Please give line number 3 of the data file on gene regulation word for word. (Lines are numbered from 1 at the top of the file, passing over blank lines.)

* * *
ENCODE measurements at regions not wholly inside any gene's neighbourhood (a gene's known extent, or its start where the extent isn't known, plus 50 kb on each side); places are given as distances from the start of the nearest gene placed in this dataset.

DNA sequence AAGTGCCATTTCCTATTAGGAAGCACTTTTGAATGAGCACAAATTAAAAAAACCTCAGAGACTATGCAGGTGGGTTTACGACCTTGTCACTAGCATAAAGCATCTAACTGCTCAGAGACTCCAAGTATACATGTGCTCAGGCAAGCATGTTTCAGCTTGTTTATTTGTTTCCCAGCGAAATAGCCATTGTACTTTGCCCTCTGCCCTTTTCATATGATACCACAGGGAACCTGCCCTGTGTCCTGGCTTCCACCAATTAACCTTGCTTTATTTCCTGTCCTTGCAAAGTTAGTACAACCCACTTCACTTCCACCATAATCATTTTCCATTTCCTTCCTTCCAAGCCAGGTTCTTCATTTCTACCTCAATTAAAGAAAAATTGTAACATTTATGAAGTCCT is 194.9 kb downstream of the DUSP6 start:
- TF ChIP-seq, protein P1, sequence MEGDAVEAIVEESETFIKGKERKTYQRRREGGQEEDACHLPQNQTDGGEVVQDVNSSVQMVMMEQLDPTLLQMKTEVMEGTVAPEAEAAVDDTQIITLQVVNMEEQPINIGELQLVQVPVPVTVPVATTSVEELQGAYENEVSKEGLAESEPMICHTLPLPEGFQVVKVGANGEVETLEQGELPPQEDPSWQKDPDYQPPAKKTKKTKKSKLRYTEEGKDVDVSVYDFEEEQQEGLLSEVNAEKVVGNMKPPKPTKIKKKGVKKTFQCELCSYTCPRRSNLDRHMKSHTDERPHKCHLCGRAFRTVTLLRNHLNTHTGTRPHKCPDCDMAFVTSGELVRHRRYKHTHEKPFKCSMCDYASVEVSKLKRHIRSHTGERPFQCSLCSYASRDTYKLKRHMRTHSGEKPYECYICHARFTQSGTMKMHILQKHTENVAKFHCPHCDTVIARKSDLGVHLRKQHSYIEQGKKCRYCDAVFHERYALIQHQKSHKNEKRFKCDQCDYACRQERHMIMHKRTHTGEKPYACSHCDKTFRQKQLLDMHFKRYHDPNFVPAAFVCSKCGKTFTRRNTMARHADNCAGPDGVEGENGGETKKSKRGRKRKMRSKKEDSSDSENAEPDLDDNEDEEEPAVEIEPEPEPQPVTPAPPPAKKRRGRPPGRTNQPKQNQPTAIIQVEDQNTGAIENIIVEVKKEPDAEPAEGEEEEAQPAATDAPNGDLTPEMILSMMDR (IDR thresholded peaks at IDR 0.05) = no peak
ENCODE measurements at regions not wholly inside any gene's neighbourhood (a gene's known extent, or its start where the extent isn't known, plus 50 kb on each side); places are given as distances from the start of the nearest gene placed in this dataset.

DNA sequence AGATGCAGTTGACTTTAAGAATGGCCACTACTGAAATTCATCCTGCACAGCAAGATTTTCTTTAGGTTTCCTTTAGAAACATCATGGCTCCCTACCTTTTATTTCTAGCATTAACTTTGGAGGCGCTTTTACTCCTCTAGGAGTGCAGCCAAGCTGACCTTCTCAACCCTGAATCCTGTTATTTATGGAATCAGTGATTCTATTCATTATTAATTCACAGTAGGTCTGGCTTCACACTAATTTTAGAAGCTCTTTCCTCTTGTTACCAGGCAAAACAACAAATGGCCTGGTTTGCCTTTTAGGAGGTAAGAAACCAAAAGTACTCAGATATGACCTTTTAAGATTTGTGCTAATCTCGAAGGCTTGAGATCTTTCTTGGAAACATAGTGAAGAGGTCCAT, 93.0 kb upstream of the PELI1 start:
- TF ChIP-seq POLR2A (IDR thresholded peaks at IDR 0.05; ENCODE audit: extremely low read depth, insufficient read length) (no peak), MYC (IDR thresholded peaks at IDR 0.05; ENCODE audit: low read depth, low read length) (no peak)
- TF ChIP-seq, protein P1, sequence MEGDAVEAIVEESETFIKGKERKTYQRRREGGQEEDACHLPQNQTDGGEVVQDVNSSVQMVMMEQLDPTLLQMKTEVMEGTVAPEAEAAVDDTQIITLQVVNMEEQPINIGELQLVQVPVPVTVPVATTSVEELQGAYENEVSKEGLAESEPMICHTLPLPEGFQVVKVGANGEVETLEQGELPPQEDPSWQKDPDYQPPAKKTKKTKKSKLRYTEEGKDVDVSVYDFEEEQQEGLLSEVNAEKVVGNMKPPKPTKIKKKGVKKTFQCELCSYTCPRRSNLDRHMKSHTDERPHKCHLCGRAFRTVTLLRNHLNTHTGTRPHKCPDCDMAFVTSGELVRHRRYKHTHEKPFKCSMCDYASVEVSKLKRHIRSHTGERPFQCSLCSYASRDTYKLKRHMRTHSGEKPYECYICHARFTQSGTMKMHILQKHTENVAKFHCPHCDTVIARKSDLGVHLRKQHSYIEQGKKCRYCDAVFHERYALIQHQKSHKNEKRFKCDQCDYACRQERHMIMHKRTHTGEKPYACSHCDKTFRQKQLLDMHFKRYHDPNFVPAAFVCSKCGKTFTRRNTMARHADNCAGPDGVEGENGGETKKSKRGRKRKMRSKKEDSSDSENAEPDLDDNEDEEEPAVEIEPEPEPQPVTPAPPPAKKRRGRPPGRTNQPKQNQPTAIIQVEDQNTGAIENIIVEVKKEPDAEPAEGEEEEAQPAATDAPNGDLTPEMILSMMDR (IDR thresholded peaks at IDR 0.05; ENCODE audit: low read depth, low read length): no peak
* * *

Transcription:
- TF ChIP-seq, protein P1, sequence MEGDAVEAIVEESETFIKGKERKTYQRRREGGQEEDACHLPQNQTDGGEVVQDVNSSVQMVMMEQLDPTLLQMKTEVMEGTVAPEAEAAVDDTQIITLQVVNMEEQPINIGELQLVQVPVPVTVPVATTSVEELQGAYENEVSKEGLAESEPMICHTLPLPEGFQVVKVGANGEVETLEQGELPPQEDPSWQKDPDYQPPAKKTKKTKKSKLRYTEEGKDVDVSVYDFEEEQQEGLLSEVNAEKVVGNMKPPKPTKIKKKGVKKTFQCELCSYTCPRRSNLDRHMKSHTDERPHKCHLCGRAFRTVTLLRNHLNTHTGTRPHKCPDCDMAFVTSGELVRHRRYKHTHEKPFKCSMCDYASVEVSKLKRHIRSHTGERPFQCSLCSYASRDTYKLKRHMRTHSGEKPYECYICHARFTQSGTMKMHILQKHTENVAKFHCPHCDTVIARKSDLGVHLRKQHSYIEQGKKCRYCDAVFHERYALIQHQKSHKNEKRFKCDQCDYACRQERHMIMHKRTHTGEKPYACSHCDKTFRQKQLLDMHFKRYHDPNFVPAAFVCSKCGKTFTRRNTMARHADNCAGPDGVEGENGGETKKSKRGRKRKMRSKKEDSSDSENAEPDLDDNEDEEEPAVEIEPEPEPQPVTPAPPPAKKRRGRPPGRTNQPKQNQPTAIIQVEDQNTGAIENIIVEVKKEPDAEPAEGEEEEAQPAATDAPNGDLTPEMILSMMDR (IDR thresholded peaks at IDR 0.05) = no peak